Under this five-year plan, the government has released treatment and rehabilitation (Ilaj Wa Syifa) modules for lesbian and gay persons.
Then they thought to themselves: “How do we reach these kids? Oh, yes. These kids are on their phones all the time. Let’s spend lots of money on an app!” And as everyone knows, government apps are never cheap and must maintain the intentionally shit aesthetic of all other government websites, posters, and tourism logos.
That’s how we got the self-help e-book, called “Panduan Hijrah Diri” (translation: Personal Migration Guide). The description on Google Play is “an e-book guide a Muslim migration (sic) to troubleshoot homosexuality”. I’m disappointed there isn’t a call centre where you can call in and troubleshoot your broken homosexuality with a homosexuality tech support executive.
Tech support: Thank you for calling Homosexuality Tech Support, how can we help you?
Me: Yes, I’m having trouble with my homosexuality.
TS: Could I have the serial number, please? It’s located under the box.
TS: Have you tried switching it off and on?
Me: I can’t. That’s my problem. I need to switch it off because I’m getting married to a person of the opposite gender.
TS: Was it connected to the network when it malfunctioned?
Me: Yes, very connected. I was on all the homosexual apps and I even joined a gym.
TS: Sorry to hear that you’re having difficulties with your homosexuality. As your homosexuality is still under warranty, we’ll send you a replacement.
Who is really benefiting?
JAKIM’s budget of RM810mil has been defended by the new Minister in Prime Minister’s Department for Religious Affairs. We are not sure exactly how much is being used for anti-LGBT campaigns, but it doesn’t look like a small amount. We deserve some transparency on this spending. Why is the government spending all this money on spreading hate and misinformation towards a small, marginalised group of people who, by the way, also pay taxes? Millions of ringgit have been wasted on apps, activities and plans designed around a gross misunderstanding of who we are (Q for drag queen… ok). In all seriousness though, who is really benefiting from all these state-funded activities? Certainly not LGBT folks. We’re not getting paid hundreds of thousands of ringgit to write plays, run seminars, print books, or create apps.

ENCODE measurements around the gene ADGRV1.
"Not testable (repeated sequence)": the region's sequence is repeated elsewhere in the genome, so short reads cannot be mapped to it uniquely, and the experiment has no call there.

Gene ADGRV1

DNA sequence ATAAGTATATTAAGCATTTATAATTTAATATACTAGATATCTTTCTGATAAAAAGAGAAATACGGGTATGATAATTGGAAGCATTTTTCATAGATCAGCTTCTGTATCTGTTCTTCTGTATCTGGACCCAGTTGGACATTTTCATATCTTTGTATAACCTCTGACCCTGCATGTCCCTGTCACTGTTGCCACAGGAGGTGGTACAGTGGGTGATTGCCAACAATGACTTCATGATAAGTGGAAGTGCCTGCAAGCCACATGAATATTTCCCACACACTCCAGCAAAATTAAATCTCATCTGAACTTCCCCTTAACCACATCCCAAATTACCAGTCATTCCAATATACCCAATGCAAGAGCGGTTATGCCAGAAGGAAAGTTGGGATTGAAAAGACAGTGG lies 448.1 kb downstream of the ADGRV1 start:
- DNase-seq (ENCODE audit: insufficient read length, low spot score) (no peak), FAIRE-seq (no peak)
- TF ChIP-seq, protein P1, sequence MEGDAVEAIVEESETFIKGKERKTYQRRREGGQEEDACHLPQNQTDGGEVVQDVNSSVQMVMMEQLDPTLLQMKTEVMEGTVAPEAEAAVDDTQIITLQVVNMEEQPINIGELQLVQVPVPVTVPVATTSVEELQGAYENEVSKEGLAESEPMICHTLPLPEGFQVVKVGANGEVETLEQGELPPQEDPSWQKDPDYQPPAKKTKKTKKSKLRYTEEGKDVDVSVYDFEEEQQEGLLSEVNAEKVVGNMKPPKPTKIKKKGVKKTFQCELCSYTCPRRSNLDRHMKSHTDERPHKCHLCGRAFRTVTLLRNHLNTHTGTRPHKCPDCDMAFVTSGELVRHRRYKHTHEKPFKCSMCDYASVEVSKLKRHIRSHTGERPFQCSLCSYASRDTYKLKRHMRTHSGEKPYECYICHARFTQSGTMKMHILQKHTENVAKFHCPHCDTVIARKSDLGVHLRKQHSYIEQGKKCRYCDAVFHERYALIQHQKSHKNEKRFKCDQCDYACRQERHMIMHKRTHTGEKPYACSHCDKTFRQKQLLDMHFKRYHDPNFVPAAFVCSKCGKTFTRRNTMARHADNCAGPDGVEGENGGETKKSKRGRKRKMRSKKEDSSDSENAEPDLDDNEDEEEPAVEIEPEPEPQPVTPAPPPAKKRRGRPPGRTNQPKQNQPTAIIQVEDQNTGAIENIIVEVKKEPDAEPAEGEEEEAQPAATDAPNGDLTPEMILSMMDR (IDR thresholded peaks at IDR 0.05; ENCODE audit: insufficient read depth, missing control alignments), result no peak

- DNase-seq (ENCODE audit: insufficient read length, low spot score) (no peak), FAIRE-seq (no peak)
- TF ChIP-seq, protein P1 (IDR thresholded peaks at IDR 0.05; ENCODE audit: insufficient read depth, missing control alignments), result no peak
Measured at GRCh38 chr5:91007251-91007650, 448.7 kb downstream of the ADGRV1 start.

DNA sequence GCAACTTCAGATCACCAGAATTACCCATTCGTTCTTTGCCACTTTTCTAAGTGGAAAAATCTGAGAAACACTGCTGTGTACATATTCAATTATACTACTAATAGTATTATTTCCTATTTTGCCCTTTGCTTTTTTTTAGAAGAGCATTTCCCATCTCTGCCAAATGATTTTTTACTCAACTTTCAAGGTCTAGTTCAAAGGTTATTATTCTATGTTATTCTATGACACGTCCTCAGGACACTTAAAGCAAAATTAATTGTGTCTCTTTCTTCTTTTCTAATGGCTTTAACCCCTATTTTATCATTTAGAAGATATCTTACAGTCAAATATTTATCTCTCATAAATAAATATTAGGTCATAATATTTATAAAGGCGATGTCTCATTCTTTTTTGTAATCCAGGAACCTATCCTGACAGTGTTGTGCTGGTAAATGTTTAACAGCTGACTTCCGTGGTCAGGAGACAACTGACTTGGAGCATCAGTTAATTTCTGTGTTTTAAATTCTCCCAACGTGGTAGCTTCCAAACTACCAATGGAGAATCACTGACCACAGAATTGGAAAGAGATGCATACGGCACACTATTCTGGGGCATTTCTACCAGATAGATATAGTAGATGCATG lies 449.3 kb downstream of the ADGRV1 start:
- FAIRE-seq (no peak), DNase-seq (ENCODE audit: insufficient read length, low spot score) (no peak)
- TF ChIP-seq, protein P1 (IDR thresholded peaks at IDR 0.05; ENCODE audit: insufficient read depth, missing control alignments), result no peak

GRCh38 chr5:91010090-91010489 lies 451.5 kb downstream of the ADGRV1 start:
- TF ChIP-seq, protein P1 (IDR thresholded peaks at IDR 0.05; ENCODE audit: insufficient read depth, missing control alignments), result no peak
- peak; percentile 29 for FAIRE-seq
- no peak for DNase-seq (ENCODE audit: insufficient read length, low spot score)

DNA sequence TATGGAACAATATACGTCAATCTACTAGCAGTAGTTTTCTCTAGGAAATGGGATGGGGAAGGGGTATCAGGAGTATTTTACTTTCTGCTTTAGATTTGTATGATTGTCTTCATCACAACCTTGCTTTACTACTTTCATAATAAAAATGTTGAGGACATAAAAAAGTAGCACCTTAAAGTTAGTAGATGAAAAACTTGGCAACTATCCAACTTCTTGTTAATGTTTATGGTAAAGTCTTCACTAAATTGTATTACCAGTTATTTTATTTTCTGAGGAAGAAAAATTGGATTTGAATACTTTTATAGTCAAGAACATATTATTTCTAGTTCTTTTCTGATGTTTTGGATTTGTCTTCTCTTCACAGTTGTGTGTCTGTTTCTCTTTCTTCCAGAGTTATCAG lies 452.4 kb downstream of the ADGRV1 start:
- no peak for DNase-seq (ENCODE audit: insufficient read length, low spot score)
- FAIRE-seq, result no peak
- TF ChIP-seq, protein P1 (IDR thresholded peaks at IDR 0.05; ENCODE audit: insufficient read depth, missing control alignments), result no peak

If anything, these activities have painted the LGBT community as the enemy. As a result, they make it more difficult for LGBT folks to access employment, healthcare, education, protection, and basic services that every other Malaysian take for granted. Simply leaving the house puts many of us at risk. Actually, we’re not even safe in our own homes anymore.
Instead of spending so much on an app that eats up our phones’ memory, the money could have been better spent on sex education or programmes to help youths understand diversity and inclusivity. Back in 2013, sex education was a no-go for the government. Today, we are seeing the impact of the lack of sex education; kids are not equipped with the necessary information and skills. In fact, sex ed could really address a very real issue affecting the country — teen pregnancies and abandoned babies. What about an educational film that actually includes real LGBT persons talking about OUR sexual orientation and gender identity & expression? We need more positive representations of ourselves — we will show that not only have we survived lightning strikes and HIV and the government, but in fact, when we live in communities and families that accept us, everyone actually gets along!
As long as the rakyat chooses to remain ignorant, a few self-appointed people will continue to receive state funding to carry out these terribly misguided LGBT rehabilitation programmes. We really must ask ourselves every time we pay taxes (plus SST), are we really forking out our hard-earned money to fund this? Where should the government’s priorities lie?
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Faris Saad is a business journalist and member of queer band Shh…Diam! He is in his early 30s and is still not a rich rock star.
Curing Discrimination: Making Healthcare Inclusive for LGBT People